Further, when chewing cows produce a lot of saliva, which contains bicarbonate. Bicarbonate helps reduce the acidity levels in the rumen. Therefore, promotion of chewing through rumination further contributes to a more stable rumen environment.

Feed access at all times

We must ask ourselves, then, how do we ensure cows are not limited in their eating and rumination time? It starts with a well-balanced diet formulated to meet their production requirements. This includes adequate effective fiber to promote slower consumption and greater rumination times. Beyond that, we also need to be sure that cows are able and stimulated to access their feed throughout the day, as well as have sufficient time and desire to ruminate.

It may sound simple, but the first and foremost thing we need to do to promote good eating behavior is to maintain feed availability at all times of the day. An empty feedbunk, for any extended period of time, is not only going to potentially limit intake but will also cause cows to change their intake pattern. Any extended period of time without feed access is typically followed by cows consuming too large of a meal, which is not good for rumen digestion.

The next thing we need to do is stimulate cows to access the bunk often throughout the day. This is going to be driven, in part, by hunger — which is going to be largely related to feed quality. The faster cows can digest their feed (as a result of greater feed digestibility), the sooner they will return to eat.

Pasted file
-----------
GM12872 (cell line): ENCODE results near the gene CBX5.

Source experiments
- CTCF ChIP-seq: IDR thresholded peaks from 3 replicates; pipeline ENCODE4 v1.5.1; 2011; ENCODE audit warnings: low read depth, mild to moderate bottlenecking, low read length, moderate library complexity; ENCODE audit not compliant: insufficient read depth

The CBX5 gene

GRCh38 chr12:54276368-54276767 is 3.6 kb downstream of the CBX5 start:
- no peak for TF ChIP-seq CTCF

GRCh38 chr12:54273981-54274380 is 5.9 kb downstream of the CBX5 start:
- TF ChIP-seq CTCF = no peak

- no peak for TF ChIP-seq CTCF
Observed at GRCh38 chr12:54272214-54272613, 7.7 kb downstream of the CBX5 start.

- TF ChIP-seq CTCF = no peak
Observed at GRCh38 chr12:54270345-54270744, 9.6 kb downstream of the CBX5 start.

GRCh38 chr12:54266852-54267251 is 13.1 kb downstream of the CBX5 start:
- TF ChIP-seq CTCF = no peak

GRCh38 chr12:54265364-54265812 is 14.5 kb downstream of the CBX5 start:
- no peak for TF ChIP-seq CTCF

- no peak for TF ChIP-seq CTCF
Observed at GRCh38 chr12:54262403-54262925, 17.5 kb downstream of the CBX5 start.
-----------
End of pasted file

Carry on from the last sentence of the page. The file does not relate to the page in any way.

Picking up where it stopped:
We also know that events, including milking and feed delivery, will stimulate eating activity. Of those, we have demonstrated in a series of studies that delivery of new feed is the most consistent and effective way to encourage feeding activity. Delivering feed more than once per day has been demonstrated, in both controlled and field experimental conditions, to promote those favorable eating patterns described above. The result is improved digestion efficiency and greater milkfat content.

In between feed deliveries, it is also critical to push up feed frequently. This will ensure that cows, no matter when or why they are at the bunk, always have access to the feed that is there for them.

From a practical perspective, push up needs to be performed often enough so that cows do not react to that event. If most of the cows come rushing to the bunk once the feed is pushed up, it means that cows have gone too long without feed available to them and need their feed pushed up more frequently.